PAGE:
ML for faster and more accurate fraud detection

Despite the high incidence of fraudulent transactions, many businesses still resort to reviewing fraudulent transactions with legacy solutions. Rule-based linear processes are not only time-consuming but can also lead to high false positives in a bid to prevent fraud. This traditional approach towards identifying and authenticating customers makes the review process tedious and can lead to customer drop-offs. ML algorithms' ability to learn from historical fraud patterns and recognize them in future transactions makes them viable. They appear more effective than humans when it comes to processing information. Also, ML algorithms can find sophisticated fraud traits that a human cannot detect easily. They are very fast in adapting to changes in that normal behavior and can quickly identify patterns of fraudulent transactions. In most instances, they can identify potential fraudsters even when there hasn't been a fraudulent transaction yet.  

Persona-based Intelligence to detect anomalies

Your digital footprints can tell the story of who you are. Whether it is the websites you visit, the sites you shop from, or the way you transact online, each action leaves a footprint. When you add up all these individual actions over time, they form a persona – your virtual reflection. When a persona contains enough relevant information, it can be used to detect fraudulent behavior.

The algorithm already knows which persona the user exhibits, so even if the correct password is typed on the associated device, the system knows when bad actors are featuring a persona that does not belong to the actual user. This data can also prevent account takeover when a fraudster uses stolen or compromised credentials to access an account. Using persona-based security intelligence, organizations can detect when an account is being accessed from an unusual device or location, providing enough time to take action to prevent the fraudster from taking over the account.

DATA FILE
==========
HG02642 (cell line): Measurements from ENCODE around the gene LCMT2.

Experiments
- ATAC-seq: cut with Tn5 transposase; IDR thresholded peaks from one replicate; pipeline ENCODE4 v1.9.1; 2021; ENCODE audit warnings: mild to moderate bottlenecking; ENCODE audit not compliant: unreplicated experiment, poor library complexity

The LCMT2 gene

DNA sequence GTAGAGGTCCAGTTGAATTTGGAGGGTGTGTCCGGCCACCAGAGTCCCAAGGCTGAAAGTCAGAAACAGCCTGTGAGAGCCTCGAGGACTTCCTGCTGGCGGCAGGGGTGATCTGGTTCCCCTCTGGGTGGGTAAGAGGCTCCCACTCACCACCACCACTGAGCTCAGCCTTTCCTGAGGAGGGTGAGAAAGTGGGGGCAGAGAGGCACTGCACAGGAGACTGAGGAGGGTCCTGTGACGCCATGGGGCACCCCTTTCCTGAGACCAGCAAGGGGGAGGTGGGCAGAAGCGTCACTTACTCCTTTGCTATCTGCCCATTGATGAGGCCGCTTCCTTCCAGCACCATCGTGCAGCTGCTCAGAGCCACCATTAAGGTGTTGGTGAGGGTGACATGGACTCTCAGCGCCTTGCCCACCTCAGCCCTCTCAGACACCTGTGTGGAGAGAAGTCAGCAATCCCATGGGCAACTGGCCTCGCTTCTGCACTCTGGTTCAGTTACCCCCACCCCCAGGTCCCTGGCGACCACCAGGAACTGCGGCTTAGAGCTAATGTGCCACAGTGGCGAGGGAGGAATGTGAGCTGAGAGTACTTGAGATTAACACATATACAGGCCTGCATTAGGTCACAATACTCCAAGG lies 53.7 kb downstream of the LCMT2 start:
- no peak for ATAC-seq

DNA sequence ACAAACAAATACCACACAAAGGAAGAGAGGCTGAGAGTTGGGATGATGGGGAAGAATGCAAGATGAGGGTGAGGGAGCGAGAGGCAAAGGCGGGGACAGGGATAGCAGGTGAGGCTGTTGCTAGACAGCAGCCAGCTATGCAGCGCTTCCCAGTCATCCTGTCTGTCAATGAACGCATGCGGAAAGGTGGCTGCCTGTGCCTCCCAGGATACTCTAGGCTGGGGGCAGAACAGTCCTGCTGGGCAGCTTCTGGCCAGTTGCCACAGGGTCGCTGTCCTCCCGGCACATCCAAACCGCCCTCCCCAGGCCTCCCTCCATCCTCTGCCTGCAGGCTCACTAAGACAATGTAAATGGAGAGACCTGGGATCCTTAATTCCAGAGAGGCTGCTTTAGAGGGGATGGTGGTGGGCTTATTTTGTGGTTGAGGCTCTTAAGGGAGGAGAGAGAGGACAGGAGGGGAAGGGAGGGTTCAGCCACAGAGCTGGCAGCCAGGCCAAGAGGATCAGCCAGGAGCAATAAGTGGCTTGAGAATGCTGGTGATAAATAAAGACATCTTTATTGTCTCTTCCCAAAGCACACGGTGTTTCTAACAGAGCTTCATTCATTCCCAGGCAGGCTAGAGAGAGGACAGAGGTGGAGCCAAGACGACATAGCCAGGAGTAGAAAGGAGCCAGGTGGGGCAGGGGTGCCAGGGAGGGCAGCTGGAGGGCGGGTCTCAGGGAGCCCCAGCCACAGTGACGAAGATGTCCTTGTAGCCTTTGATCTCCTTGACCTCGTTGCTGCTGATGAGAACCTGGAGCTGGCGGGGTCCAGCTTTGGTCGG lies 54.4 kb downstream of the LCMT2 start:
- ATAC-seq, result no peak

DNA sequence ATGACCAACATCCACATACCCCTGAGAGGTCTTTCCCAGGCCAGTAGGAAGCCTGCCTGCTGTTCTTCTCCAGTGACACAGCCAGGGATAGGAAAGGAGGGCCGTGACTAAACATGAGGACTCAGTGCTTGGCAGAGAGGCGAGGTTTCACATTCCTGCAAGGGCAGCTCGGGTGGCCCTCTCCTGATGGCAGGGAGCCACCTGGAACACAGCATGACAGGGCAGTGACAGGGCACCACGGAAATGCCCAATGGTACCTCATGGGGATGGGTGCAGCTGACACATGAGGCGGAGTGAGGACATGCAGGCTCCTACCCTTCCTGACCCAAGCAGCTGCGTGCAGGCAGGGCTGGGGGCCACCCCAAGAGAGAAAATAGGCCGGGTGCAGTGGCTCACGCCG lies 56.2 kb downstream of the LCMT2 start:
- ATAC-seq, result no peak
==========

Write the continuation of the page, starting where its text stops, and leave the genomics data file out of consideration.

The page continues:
Device Intelligence to identify high-risk devices

Fraudsters keep changing IP addresses or mimic settings on their pc or browser. The good news is that they behave abnormally such as using one device for many transactions or manipulating a device to facilitate an attack on an account owner's device. Device intelligence analyses various data points, including IP address, device ID, and geolocation data, to determine whether a device is being used by the real owner of the device or a fraudster. If a device is at high risk, it can be flagged for further review. It can prevent cybercriminals from using stolen or compromised devices to commit fraud.  

Key takeaways

AI-based fraud prevention systems are not industry specific. The only thing it needs is data to work. Hence, it can be deployed in various industries, ranging from banks, financial institutions, and e-commerce websites to even matrimonial and dating apps. As more and more people get online for their daily needs, data breaches and cyber fraud will increase. Consumers don't prefer going through additional security measures as they want a seamless and user-friendly experience on a digital platform. Hence it becomes even more crucial for businesses to deploy the latest automation and technologies to secure their platform and simultaneously offer a hassle-free experience for their users.  

This column was first published in INDIAai